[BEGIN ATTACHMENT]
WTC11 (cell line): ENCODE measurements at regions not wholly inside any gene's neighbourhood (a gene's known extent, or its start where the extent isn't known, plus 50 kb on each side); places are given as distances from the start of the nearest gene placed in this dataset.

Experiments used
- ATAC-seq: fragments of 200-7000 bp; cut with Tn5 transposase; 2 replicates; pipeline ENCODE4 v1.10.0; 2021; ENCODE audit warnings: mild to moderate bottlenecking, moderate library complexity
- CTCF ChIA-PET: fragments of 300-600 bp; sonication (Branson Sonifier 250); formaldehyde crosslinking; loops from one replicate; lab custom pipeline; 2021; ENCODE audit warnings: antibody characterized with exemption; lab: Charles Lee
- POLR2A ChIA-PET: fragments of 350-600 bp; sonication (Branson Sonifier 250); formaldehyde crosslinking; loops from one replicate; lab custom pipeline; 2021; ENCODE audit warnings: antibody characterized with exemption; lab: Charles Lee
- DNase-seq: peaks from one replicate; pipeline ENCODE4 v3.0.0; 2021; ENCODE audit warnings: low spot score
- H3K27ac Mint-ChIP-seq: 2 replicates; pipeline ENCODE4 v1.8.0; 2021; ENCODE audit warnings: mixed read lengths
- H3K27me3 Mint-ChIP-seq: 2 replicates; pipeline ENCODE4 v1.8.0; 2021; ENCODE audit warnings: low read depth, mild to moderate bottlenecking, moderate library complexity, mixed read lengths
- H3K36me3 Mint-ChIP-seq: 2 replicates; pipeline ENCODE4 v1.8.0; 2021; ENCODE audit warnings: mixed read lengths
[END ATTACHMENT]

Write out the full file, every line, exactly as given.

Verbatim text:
WTC11 (cell line): ENCODE measurements at regions not wholly inside any gene's neighbourhood (a gene's known extent, or its start where the extent isn't known, plus 50 kb on each side); places are given as distances from the start of the nearest gene placed in this dataset.

Experiments used
- ATAC-seq: fragments of 200-7000 bp; cut with Tn5 transposase; 2 replicates; pipeline ENCODE4 v1.10.0; 2021; ENCODE audit warnings: mild to moderate bottlenecking, moderate library complexity
- CTCF ChIA-PET: fragments of 300-600 bp; sonication (Branson Sonifier 250); formaldehyde crosslinking; loops from one replicate; lab custom pipeline; 2021; ENCODE audit warnings: antibody characterized with exemption; lab: Charles Lee
- POLR2A ChIA-PET: fragments of 350-600 bp; sonication (Branson Sonifier 250); formaldehyde crosslinking; loops from one replicate; lab custom pipeline; 2021; ENCODE audit warnings: antibody characterized with exemption; lab: Charles Lee
- DNase-seq: peaks from one replicate; pipeline ENCODE4 v3.0.0; 2021; ENCODE audit warnings: low spot score
- H3K27ac Mint-ChIP-seq: 2 replicates; pipeline ENCODE4 v1.8.0; 2021; ENCODE audit warnings: mixed read lengths
- H3K27me3 Mint-ChIP-seq: 2 replicates; pipeline ENCODE4 v1.8.0; 2021; ENCODE audit warnings: low read depth, mild to moderate bottlenecking, moderate library complexity, mixed read lengths
- H3K36me3 Mint-ChIP-seq: 2 replicates; pipeline ENCODE4 v1.8.0; 2021; ENCODE audit warnings: mixed read lengths